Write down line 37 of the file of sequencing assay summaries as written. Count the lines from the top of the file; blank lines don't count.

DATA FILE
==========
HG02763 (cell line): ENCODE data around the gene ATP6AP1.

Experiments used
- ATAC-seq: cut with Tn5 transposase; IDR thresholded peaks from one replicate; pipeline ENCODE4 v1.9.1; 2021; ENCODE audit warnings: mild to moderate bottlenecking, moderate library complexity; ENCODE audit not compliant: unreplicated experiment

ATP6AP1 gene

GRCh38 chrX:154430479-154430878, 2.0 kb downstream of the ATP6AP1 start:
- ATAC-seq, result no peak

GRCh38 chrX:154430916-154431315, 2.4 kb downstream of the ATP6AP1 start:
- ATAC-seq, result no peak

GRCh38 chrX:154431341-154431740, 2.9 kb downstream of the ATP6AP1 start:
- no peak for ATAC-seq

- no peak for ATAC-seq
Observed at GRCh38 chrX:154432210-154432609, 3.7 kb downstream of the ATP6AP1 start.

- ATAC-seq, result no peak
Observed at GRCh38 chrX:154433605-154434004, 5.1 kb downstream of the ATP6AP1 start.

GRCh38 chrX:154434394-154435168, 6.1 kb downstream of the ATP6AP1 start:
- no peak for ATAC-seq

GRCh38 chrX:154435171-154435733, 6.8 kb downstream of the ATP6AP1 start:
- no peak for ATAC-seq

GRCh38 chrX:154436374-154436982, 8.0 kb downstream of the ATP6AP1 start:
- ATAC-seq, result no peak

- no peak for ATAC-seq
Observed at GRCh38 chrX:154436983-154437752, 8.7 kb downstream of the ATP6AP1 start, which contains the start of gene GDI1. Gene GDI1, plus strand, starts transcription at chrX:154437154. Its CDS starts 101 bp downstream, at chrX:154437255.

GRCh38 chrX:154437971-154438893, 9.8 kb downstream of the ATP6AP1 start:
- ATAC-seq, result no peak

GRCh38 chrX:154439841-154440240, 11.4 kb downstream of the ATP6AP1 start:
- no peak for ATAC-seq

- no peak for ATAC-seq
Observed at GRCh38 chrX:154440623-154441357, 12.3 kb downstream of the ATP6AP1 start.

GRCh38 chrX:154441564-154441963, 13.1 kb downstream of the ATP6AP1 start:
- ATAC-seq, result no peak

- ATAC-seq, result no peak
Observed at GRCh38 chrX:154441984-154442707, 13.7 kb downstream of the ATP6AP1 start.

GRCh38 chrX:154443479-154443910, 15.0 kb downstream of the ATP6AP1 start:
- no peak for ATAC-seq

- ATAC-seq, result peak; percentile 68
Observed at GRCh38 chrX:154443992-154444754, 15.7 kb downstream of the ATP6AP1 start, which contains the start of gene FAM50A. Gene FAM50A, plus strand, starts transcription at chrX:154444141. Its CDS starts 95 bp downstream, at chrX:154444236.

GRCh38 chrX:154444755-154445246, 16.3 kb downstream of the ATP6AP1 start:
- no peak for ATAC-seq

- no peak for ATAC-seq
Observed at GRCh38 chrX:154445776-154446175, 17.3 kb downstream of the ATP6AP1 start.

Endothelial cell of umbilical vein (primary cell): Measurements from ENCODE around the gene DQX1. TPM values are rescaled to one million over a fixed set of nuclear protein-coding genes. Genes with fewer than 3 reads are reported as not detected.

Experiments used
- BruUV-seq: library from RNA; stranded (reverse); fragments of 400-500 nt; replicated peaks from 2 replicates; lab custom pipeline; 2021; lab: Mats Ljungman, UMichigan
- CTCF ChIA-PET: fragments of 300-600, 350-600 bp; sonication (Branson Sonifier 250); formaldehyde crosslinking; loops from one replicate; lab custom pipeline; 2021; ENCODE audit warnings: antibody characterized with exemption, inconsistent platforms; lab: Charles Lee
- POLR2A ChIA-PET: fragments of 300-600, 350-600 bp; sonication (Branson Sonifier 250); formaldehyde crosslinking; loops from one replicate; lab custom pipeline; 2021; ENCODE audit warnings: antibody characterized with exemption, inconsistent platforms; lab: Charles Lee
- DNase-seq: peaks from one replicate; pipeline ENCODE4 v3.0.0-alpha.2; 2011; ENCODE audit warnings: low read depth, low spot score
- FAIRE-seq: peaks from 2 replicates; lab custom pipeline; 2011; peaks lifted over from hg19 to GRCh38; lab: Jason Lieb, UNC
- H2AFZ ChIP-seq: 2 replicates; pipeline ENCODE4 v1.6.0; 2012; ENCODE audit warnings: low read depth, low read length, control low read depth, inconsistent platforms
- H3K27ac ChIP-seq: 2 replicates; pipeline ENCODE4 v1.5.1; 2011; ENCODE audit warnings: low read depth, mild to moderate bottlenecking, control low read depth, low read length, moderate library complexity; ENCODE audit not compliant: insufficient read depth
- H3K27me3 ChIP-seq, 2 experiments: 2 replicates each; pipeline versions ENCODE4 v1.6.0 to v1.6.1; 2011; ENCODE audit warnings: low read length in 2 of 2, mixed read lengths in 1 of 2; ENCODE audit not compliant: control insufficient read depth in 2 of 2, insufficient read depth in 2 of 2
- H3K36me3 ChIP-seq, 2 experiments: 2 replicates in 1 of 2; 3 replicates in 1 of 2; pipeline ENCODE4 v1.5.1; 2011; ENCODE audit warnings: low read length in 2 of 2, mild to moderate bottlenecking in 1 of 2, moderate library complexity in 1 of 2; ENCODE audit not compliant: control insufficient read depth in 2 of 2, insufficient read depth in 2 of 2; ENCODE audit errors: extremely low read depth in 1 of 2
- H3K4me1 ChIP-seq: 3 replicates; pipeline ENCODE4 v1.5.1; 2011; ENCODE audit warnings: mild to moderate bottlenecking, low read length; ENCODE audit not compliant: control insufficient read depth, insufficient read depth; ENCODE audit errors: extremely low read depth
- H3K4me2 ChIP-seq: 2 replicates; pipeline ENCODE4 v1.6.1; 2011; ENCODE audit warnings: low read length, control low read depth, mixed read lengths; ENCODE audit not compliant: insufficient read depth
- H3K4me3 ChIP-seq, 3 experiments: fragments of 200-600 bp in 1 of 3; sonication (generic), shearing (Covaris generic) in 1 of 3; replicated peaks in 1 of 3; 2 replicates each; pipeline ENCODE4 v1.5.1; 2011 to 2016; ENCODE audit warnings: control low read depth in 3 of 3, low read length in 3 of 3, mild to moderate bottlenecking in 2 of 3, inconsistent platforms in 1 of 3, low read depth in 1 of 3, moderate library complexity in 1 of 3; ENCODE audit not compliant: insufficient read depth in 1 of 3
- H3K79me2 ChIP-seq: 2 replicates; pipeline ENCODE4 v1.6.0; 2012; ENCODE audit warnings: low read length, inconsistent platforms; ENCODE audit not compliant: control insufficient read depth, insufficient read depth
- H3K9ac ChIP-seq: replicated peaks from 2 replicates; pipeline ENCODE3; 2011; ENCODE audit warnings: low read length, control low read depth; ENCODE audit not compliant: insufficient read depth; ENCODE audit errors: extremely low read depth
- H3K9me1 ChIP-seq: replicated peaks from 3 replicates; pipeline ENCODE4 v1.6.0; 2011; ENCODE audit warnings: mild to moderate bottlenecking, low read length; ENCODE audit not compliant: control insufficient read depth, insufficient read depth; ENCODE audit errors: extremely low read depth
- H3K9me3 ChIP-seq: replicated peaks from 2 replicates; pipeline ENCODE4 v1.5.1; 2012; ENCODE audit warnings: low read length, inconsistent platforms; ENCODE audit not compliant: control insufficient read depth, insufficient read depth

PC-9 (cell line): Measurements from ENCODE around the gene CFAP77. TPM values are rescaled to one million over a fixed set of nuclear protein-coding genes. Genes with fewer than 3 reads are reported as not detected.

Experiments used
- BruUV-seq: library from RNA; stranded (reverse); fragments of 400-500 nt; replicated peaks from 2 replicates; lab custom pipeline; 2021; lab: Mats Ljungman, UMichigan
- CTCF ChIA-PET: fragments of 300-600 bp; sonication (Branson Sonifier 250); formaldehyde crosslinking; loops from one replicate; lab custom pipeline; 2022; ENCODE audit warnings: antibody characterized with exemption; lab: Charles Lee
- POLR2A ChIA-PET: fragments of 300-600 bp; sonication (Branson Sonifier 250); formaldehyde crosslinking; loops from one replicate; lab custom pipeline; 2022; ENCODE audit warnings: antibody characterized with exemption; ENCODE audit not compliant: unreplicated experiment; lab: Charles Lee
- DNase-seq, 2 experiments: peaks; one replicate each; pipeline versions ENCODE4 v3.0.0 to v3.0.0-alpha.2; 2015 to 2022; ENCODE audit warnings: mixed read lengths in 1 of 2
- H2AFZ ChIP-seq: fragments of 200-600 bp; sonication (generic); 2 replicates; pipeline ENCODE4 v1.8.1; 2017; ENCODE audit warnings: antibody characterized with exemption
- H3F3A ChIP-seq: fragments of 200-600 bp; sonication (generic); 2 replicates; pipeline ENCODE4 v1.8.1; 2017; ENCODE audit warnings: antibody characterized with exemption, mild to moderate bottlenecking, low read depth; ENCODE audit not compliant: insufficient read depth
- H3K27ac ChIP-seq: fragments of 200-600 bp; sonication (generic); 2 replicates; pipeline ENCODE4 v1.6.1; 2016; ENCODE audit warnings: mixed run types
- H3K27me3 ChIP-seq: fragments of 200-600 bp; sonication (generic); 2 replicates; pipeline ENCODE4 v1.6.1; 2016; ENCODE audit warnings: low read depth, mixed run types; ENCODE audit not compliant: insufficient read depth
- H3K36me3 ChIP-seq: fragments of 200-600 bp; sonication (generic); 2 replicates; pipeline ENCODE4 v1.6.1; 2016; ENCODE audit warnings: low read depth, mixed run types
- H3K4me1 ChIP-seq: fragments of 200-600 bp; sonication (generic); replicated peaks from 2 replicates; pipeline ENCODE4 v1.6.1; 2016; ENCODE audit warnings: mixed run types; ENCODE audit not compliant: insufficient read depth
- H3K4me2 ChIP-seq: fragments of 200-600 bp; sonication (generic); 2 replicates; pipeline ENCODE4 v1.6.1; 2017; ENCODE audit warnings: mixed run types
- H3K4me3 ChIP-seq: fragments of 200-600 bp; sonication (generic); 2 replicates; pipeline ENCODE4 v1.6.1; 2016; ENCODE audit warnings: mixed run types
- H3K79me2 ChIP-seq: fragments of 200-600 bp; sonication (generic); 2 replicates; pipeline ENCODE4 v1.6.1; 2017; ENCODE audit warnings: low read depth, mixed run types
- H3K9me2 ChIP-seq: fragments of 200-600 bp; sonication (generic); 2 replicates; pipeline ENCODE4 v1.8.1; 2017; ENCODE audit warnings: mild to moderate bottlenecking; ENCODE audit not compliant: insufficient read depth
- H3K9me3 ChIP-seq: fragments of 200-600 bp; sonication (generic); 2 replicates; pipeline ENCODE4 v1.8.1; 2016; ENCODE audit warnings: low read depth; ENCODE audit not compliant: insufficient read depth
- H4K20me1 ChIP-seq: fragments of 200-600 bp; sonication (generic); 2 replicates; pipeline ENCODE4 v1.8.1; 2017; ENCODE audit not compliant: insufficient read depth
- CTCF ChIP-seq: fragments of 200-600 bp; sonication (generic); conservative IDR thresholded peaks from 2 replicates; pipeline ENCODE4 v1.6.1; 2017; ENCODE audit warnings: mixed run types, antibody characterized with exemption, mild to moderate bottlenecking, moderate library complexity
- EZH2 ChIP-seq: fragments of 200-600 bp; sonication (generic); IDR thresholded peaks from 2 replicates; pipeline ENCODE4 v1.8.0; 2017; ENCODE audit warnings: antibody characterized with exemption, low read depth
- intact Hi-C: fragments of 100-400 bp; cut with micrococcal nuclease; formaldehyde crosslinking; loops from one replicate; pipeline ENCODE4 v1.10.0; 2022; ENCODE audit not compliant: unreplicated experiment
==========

GRCh38 chrX:154444755-154445246, 16.3 kb downstream of the ATP6AP1 start: